Ideally, I'd do something like this:

TEXT vectors(SB), $0
WORD $STACKTOP
WORD $reset(SB)|1
...

But that isn't valid syntax. I noticed that the assembly for some platforms
includes + or - in WORD directives, such as this from os/boot/pc/l.s:

WORD $now16real-KZERO(SB)

I haven't had a lot of success crafting an expression that parses correctly
or produces a correct entry.

At least I can proceed a bit further. Thanks again!

Charles Forsyth

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Sep 30, 2021, 3:09:43 PM9/30/21
to David Boddie, inferno-os
I'm sorry I decided not to do a Thumb-2 implementation, but given that I decided that over 6 years ago and you're the first to ask directly about it since then, perhaps it was at worst a neutral decision!

Charles Forsyth

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Sep 30, 2021, 3:13:15 PM9/30/21
to David Boddie, inferno-os
It was partly coloured by my view that ARM had lost its way. ARM32 was a compact implementation of a 32-bit processor with a subtle but expressive order code. Then they did Thumb-1, but because someone else (MIPS, IBM) had patented compressed code, they did a subset of some things you could do in 32-bits but encoded in 16 bits and still a 32-bit machine (registers etc). Sometime later they decided they needed a full self-supporting 32-bit architecture and forgot they already had one. I wasn't impressed.

David Boddie

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Sep 30, 2021, 3:52:13 PM9/30/21
to Charles Forsyth, inferno-os
Well, I largely ignored Thumb when it first appeared.

I watched this talk recently:

A History of The ARM Microprocessor | Dave Jaggar
https://www.youtube.com/watch?v=_6sh097Dk5k

According to Wikipedia, ARM had to license patents from Hitachi, so they
didn't completely manage to swerve that danger.

Having browsed the Thumb-2 supplement, I can say that they like making lots
of different instruction encodings:

https://class.ece.iastate.edu/cpre288/resources/docs/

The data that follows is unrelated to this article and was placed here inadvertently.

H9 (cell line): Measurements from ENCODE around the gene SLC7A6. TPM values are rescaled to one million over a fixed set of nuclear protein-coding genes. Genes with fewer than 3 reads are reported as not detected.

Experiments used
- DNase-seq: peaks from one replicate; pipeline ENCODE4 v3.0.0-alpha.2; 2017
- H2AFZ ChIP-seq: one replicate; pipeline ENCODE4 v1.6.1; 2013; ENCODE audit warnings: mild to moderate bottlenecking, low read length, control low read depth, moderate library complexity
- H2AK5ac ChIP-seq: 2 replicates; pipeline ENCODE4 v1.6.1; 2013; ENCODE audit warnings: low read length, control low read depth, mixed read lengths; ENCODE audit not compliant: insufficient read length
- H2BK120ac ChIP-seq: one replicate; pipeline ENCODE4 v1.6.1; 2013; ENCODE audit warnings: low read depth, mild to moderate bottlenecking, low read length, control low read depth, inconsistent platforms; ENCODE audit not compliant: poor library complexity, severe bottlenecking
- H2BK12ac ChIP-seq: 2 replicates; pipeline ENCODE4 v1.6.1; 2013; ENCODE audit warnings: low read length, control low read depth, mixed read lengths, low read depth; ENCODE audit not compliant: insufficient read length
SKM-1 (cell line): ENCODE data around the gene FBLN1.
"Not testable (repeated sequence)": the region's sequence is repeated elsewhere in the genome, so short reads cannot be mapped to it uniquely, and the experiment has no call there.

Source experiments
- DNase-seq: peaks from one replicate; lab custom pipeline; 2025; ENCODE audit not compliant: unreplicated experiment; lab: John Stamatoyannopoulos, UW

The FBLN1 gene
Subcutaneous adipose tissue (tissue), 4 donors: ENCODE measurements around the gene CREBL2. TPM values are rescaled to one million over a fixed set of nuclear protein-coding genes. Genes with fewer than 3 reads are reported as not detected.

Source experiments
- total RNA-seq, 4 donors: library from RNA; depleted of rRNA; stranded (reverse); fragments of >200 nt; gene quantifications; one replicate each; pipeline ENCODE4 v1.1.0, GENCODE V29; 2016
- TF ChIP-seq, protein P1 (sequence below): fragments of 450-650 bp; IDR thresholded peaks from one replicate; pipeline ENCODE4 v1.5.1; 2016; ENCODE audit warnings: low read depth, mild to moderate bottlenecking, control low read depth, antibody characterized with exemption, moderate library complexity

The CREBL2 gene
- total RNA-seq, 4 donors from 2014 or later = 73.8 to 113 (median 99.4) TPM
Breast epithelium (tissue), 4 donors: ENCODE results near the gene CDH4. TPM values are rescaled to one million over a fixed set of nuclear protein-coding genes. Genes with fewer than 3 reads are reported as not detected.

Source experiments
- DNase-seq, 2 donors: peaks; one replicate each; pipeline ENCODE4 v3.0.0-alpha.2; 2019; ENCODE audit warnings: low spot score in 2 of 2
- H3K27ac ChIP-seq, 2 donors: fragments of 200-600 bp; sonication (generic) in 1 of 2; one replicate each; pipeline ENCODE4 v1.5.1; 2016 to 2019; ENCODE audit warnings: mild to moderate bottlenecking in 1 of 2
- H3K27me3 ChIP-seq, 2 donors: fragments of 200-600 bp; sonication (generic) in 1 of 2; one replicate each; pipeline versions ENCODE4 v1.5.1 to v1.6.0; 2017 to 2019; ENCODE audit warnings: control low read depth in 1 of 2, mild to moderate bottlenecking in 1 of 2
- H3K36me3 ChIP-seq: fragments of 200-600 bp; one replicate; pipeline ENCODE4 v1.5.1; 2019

Thumb-2SupplementReferenceManual.pdf

I'm not sure a Thumb-2 implementation is really needed, at least for what I
want to use the compiler for. If I get to the point where I think I want to
run Inferno on this hardware - which would be a stretch - then I think I'd
start by hacking in additional instructions using macros before seeing which
instructions I'd really need.

For reference, this is the microcontroller I'm playing with:

https://www.microchip.com/en-us/product/ATSAMD51J20A

David Boddie

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Feb 13, 2022, 7:34:40 PMFeb 13
to inferno-os
Bringing this thread back...

On Thursday, 30 September 2021 21:52:07 CET David Boddie wrote:

> I'm not sure a Thumb-2 implementation is really needed, at least for what I
> want to use the compiler for. If I get to the point where I think I want to
> run Inferno on this hardware - which would be a stretch - then I think I'd
> start by hacking in additional instructions using macros before seeing which
> instructions I'd really need.
>
> For reference, this is the microcontroller I'm playing with:
>
> https://www.microchip.com/en-us/product/ATSAMD51J20A

I set that one aside because I found it easier to get started with an
STM32F405 MCU, as I mentioned on the 9fans mailing list:

https://9fans.topicbox.com/groups/9fans/Ta4e584a373b05553-Me02d5cb4e136e32f9d0015d0/building-blocks-speaking-9p

It turned out that I misunderstood how some of the support functions are
supposed to work, so I had working versions of _div, _divu, _mod and _modu
for simple use cases, but I had missed that the linker generates code to
call them in a particular way. Since the MCU provides SDIV and UDIV
instructions, I moved those functions into the linker.

The other issue is to do with the implementation of _mulv which the compiler
relies on to perform multiplication of vlongs. I think I have implemented
something that works for Thumb-2, though I'm not sure how reliable it is.

I'm also concerned that I haven't set up the allocator correctly and given
processes enough stack space. It's possible that processes are overwriting
each other if their stacks overflow.

I think I'll have to dig out the Raspberry Pi Zero to verify some things.

David


Anthony Sorace

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Feb 15, 2022, 1:23:51 AMFeb 15
to David Boddie, inferno-os
On Feb 13, 2022, at 16:34 , David Boddie <da...@boddie.org.uk> wrote:
>
> I set that one aside because I found it easier to get started with an
> STM32F405 MCU, as I mentioned on the 9fans mailing list:

This is great. The old thread was super encouraging for a project I'd started and had to put on the back burner before getting near as far as you have. It's based on a STM32F303CCT6, which looks like it's in the same boat thumb-wise (although I'm jealous of your memory sizes). Thanks for sharing your work here.

David Boddie

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Feb 15, 2022, 6:38:26 AMFeb 15
to Anthony Sorace, inferno-os
Thanks for the encouragement. I'm currently fighting the exception model for
Thumb-2 so I've got to keep my motivation up!

The STM32F303CCT6 is similar in some ways to the MCU used on the Teensy 3.1
board I have - now a discontinued product. At some point I'll have to try
the compilers out on that.

David